Nfld. & Labrador

Teachers voice concern with school plan, minister says mandatory masks still being debated

With the return to classrooms just around the corner, teachers called into CBC's Crosstalk to raise safety concerns with their bosses.

Information on busing expected by end of the week, says Tom Osborne

Teachers will be required to wear masks when school returns in Newfoundland and Labrador, but students — as of now — will not. (Paul Chiasson/The Canadian Press)

Jordan Stringer doesn't understand why nobody will be wearing a mask in his crowded classroom, but the same kids will have to wear a mask when they go into literally any other public place.

The Corner Brook Regional High teacher called into CBC's CrossTalk on Monday afternoon to voice his displeasure to his bosses — the education minister and the CEO of the province's largest school district.

"I view my workplace the same as every other workplace that's in our province right now," Stringer said. "I can't walk into any establishment without a mask so I would certainly appreciate if this basic essential requirement was in place for my workplace."

In response to his concerns, Education Minister Tom Osborne said talks are still ongoing at his department about whether masks should be mandatory in at least some classrooms.

Education Minister Tom Osborne says there are still discussions on whether to make masks mandatory in the classroom. (Government of Newfoundland and Labrador)

Osborne said he's heard from teachers and parents who have strong opinions on both sides of the issue, and noted the province's chief medical officer of health, Dr. Janice Fitzgerald, hasn't recommended masks be worn in classrooms while the province has COVID-19 under control.

"Her advice cannot be taken lightly," Osborne said.

Stringer said he had class sizes of more than 30 students before schools shut down in March. In one class of 35 kids, there were not enough desks for all students, he said — some students had to take chairs and "buddy up" at a desk with a classmate.

That won't be possible now with the recommended one metre of physical distancing between each student. Stringer said he doesn't know how it will be possible to maintain that distance, or any distance at all, without smaller class sizes or larger spaces.

Several parents called in with concerns about their children's class sizes. The mother of a child at St. Mary's Elementary in St. John's said her child is in a kindergarten class of 30, despite district policy being 20 kids per class in that grade.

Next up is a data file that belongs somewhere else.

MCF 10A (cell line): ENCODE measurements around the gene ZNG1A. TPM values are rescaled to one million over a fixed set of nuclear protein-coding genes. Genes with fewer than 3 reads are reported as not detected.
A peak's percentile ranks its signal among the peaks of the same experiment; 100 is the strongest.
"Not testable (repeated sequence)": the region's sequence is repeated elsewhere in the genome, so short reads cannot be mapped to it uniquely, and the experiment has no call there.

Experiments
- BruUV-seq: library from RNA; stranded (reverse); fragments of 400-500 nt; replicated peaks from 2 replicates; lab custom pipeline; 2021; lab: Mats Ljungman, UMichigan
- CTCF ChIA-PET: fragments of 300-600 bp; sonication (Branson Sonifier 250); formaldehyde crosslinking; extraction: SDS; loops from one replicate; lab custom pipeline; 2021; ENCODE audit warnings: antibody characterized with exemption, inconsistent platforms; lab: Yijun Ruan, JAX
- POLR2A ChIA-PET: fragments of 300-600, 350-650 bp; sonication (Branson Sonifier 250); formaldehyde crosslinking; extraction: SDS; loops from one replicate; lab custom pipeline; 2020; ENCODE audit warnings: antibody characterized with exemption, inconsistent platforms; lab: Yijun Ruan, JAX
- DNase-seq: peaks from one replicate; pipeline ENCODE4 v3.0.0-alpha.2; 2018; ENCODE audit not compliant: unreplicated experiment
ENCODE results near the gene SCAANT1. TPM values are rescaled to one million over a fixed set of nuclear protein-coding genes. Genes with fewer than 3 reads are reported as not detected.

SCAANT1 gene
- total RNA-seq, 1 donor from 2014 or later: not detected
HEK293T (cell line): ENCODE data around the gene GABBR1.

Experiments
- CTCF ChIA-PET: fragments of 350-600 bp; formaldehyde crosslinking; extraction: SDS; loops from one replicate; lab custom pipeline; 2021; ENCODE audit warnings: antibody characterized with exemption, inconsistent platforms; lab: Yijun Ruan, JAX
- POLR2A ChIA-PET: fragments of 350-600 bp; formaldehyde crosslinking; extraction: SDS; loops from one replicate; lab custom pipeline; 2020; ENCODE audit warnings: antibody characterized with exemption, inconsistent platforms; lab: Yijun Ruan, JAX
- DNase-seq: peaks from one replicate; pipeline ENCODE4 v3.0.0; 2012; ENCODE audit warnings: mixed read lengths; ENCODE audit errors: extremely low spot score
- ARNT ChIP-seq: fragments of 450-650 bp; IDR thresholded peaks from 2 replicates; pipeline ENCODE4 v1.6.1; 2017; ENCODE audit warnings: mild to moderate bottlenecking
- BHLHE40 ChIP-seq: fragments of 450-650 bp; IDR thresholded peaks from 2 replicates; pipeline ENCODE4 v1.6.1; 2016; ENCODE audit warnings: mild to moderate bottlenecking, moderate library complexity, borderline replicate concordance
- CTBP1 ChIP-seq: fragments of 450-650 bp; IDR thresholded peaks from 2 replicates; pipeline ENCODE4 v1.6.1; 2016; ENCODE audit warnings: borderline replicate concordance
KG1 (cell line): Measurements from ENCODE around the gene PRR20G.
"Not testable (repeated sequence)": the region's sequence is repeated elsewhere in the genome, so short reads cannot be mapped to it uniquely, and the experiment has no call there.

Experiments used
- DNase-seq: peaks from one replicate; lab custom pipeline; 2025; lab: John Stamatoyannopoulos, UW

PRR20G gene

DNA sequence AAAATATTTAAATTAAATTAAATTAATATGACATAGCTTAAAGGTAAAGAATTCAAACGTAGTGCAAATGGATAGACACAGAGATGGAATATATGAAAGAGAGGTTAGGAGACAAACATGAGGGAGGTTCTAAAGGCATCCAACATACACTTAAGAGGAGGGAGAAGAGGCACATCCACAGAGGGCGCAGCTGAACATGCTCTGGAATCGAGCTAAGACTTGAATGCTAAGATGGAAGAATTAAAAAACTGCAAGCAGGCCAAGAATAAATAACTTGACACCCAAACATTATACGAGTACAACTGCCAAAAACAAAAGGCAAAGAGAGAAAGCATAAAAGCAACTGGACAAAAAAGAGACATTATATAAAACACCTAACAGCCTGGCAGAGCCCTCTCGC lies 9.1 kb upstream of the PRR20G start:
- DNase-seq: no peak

She said some kids were being taught in the hallway last year to make space inside the classroom.

Newfoundland and Labrador English School District CEO Tony Stack acknowledged lots of kinks are still being worked out, but reiterated the district's plan to use larger classrooms for bigger classes where possible.

Junior high teacher Angela Dawe says there's been a lack of guidance for teachers on how to keep students distanced in classrooms. (Submitted by Angela Dawe)

Angela Dawe, a music teacher in St. John's, called in to ask Osborne and Stack if they had any advice on how to ensure kids are distanced in her classes.

Dawe said there has been no clear guidance on distancing in classrooms where it is impossible to meet current public health guidelines.

She borrowed a phrase from Health Minister John Haggie during a COVID-19 briefing in the spring to sum up the return-to-school plan.

"Hope is a girl's name. It's not a strategy," she said.

Busing answers coming soon

Osborne and Stack also fielded questions about the new busing policy.

Only 46 kids will be allowed on each bus, which could leave some kids needing a lift to school.

Stack said parents will know by the end of this week if their child will have a spot on a bus when school starts Sept. 9.

Some parents say they have already been contacted and their child has been given an assigned seat, while many others are still waiting for word from their school.

Tony Stack, the Newfoundland and Labrador English School District's CEO and director of education, acknowledges there is still much work to be done to get ready for the new school year, which is nine days away. (Sherry Vivan/CBC)

Stack was also asked about what happens when kids start having regular cold and flu symptoms, or if they have to isolate for some other reasons. How will they be able to keep up with schoolwork when they have to quarantine for 14 days? 

He said there isn't a concrete plan for that yet.

"There will be contingencies that are being worked on to tend to the needs of students who have to operate completely from home for a period of time, particularly if they have to self-isolate," Stack said.

Osborne chimed in to say that province is looking at ways it can use the federal government's $26-million education grant to improve at-home learning.

"We're looking at the resources that will be required to accommodate continuance of learning or for [the] Centre for Distance Learning and Innovation — what would need to be put in place there to assist those students," he said.

With classes nine days away, Stack and Osborne made it clear there is plenty of work to do.

Stringer hoped for more stringent plans in public schools, considering the government and school district had since March to put something together.

 "Something is not meshing here," Stringer said. "How is it that safety protocols are in place for every other sector in the province but not in public schools?"

Read more from CBC Newfoundland and Labrador

With files from CrossTalk


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